What is love? LO22867

Richard Karash (Richard@karash.com)
Wed, 13 Oct 1999 09:53:58 -0400

Replying to LO22808 --

I like the definition by Humberto Maturana for thinking about love in
communities and in the workplace.

Maturana defines:

Love is the domain of relational behaviors through which another (a
person, being, or thing) arises as a legitimate other in coexistence
with oneself.


Aggression is the domain of relational behaviors in which another is
negated as a legitimate other in coexistence with oneself.

(I belive "love" and "aggression" are mutually exclusive sets of behaviors.)

That is...

- Love is a set of relational behaviors (a little odd, but try it...)
- ..through which the other arises
- ..as legitimate in coexistence with oneself

So, love is REALLY listening to another person, acting in a way that
demonstrates that their thoughts are legitimate. Maturana might say,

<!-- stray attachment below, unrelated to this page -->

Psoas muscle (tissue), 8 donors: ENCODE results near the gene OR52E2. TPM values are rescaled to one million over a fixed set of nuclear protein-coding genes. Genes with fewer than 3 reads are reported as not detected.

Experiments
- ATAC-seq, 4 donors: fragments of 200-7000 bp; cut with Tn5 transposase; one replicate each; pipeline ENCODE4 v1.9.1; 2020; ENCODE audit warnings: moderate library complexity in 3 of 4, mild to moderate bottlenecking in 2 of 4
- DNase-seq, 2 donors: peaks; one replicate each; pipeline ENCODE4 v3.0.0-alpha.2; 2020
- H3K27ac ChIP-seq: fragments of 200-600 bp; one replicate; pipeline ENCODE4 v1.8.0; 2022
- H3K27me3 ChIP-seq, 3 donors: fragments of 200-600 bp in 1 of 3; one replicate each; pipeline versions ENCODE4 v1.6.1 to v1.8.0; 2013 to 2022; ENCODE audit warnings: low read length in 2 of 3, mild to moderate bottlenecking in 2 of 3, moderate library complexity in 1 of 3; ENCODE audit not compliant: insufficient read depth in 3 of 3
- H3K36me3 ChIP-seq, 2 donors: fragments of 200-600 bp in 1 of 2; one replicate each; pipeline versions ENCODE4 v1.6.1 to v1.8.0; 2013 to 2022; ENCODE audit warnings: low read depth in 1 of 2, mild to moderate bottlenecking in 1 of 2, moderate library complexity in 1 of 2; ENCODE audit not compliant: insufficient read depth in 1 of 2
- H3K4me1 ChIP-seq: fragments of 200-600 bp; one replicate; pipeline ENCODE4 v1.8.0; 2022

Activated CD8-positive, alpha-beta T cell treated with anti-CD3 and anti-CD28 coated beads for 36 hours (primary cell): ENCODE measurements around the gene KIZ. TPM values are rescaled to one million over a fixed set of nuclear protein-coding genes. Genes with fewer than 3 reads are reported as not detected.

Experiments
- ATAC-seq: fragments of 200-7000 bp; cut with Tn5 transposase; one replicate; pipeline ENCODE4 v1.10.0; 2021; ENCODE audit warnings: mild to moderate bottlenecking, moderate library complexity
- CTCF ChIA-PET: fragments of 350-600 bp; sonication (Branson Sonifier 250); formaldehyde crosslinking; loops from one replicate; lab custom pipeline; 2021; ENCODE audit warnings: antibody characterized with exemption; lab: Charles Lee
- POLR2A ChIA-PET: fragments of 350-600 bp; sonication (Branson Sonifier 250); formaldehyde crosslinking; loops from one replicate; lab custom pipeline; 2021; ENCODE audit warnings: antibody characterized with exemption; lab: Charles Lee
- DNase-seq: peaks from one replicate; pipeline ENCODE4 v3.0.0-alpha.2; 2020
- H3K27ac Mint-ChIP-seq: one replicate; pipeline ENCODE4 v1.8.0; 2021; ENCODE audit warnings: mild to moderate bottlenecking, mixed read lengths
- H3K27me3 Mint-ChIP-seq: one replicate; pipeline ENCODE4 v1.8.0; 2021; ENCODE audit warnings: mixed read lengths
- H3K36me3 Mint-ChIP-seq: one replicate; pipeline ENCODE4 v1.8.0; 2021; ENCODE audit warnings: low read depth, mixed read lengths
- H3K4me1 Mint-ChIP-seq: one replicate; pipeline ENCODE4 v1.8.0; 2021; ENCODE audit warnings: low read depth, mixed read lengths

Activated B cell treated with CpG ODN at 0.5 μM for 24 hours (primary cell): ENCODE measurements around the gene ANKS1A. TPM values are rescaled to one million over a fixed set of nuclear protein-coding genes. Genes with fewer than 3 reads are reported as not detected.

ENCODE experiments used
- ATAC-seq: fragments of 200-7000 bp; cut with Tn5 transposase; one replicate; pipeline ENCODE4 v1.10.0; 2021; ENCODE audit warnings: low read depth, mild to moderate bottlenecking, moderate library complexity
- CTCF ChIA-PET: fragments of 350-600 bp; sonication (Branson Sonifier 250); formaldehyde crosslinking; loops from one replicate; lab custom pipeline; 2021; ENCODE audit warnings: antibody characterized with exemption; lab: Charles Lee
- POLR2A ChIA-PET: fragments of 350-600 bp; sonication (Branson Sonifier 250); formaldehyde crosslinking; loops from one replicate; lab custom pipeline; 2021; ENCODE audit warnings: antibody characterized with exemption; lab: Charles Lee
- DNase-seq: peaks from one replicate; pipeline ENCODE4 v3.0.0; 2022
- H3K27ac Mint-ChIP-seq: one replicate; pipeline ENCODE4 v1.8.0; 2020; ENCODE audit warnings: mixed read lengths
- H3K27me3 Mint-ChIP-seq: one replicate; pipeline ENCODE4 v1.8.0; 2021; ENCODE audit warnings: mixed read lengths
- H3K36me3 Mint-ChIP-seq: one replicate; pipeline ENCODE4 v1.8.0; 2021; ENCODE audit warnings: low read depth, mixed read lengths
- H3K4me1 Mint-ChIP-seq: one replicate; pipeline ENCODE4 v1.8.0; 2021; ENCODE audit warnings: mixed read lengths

"acting in a way that MAKES their thoughts legitimate."

Love is related to respect.

Love is what Deming talks about in human relations.

Now, Maturana goes on to say that Love is the ONLY domain of
relational behaviors that expands intelligent behavior.

That is... Love... creates learning. Hmm...

This IS the learning-org dialogue...

His argument is that the domain of behaviors we call "Love" is a
domain in which we have more interactions with others, a domain which
increase the range of interactions that affect us, and creates more
possibilities for our behaviors. From this larger set of
possibilities we are more able to demonstrate intelligent behaviors.
(My words are inadequate here. He says it much more clearly.)

I first heard this in his lecture at the SoL meeting summer 1998. It
has been stimulating to me ever since.

-=- Rick

p.s. How about "Romantic Love"? There's some overlap. The other
"arising as a legitimate other in coexistence" is certainly part of
Romantic Love, but the above is not adequate to explain romantic
love. In my view. But, this is the LEARNING-ORG dialogue, so romantic
love would be off-topic.

p.p.s The definition below by Nick is pretty close to Maturana's.

>I have a definition. Love is anything you do that leads to the healthy
>growth of the object of your love. So love is not a feeling, it is



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